AFC Bournemouth’s financial results for 2021/22 covered a season when they finished second in the EFL Championship, thus securing promotion to the Premier League just two years after they were relegated.
This feat was achieved under head coach Scott Parker, but he was replaced by Gary O’Neil in August 2022 after a poor start to the club’s second spell in the Premier League, including a chastening 9-0 defeat at Liverpool.
Of course, that’s not the only major transformation since these accounts were published, as the club has changed hands after 11 years under the ownership of Maxim Demin. In December 2022 the Russian sold his 100% stake in the club to Black Knight Football Club, where Bill Foley is the Managing General Partner.
Foley has experience in running a sports club, as he also owns the Vegas Golden Knights, a successful NHL franchise. Various figures have been reported for the purchase price, but the most commonly quoted is £120m. Importantly, Foley said that there were no borrowings involved in the deal.
Bournemouth swung from a £17m pre-tax profit to a £56m loss, mainly because profit from player sales dropped £49m from £56m to £7m, though revenue also fell £19m (26%) from £72m to £53m. In addition, other operating income decreased £4m to £1m, while operating expenses were very slightly up.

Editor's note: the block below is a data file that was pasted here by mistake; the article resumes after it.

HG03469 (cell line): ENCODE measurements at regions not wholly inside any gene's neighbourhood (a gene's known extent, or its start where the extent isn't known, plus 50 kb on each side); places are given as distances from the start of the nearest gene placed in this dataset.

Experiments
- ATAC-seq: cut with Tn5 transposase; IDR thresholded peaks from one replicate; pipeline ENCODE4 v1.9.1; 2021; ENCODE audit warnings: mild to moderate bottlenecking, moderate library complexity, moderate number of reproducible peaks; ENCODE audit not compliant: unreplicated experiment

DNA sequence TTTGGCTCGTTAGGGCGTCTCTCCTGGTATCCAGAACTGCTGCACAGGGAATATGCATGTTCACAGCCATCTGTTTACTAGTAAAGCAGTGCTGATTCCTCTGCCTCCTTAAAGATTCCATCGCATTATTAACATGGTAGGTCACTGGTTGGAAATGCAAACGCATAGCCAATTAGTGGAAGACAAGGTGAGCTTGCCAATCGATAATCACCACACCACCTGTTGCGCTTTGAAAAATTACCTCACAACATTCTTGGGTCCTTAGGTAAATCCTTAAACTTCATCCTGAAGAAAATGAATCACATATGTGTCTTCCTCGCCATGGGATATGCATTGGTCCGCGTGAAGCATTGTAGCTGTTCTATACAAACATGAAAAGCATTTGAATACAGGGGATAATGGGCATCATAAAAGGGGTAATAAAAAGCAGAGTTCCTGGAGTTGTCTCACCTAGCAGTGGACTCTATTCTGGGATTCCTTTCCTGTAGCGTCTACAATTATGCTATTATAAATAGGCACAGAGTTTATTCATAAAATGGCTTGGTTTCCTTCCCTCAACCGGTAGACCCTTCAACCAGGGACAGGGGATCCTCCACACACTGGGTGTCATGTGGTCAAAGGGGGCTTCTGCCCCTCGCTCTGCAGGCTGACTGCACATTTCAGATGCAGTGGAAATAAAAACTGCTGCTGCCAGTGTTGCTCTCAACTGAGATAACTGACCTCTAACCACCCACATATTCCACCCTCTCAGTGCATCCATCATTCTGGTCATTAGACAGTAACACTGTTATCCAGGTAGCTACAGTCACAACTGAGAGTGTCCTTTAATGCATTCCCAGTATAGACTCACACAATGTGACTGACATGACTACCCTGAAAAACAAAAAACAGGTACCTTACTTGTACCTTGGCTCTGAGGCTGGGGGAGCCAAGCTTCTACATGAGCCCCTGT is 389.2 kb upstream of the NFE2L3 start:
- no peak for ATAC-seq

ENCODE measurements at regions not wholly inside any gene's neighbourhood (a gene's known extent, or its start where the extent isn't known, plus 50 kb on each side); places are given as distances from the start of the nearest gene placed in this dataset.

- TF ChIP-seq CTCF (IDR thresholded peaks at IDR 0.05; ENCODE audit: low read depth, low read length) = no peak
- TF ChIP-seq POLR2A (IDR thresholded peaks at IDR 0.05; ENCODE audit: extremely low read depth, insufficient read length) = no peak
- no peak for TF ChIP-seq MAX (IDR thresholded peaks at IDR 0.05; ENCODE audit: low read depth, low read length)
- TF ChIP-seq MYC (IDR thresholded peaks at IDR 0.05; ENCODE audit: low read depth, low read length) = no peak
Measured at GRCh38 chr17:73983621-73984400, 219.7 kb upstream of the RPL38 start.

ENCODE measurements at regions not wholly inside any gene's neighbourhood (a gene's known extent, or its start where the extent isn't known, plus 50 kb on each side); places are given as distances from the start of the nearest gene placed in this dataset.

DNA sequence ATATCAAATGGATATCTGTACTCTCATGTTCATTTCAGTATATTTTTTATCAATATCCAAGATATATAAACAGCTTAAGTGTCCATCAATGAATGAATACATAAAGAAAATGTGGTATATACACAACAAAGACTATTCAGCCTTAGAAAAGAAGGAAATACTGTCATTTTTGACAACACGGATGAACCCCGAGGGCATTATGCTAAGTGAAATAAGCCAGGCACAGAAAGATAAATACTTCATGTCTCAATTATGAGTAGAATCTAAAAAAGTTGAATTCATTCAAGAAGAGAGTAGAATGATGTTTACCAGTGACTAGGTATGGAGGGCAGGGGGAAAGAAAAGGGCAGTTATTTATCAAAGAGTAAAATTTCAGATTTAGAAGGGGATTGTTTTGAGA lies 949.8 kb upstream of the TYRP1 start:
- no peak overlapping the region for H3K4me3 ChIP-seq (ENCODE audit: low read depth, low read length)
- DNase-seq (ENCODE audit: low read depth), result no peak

The club said that this was because of the focus on achieving promotion back to the Premier League, i.e. the price of success, though they added that they still ensured that the business was on a stable financial footing.
The main driver of Bournemouth’s £19m revenue decrease was broadcasting, which fell £25m (37%) from £68m to £43m, due to lower parachute payments in the second year in the Championship.
However, the other revenue streams actually increased. The return of fans to the stadium after COVID restrictions were lifted meant an increase in match day from just £329k to £5.1m, while commercial rose £1.5m (39%) from £3.8m to £5.3m.
Despite the fall in revenue, Bournemouth’s wages increased £4m (7%) from £57m to £61m, very largely due to bonus payments for promotion. However, player amortisation dropped £6m (17%) from £36m to £30m.
Other expenses grew £3m (20%) from £14m to £17m, mainly due to the higher cost of staging games with fans.
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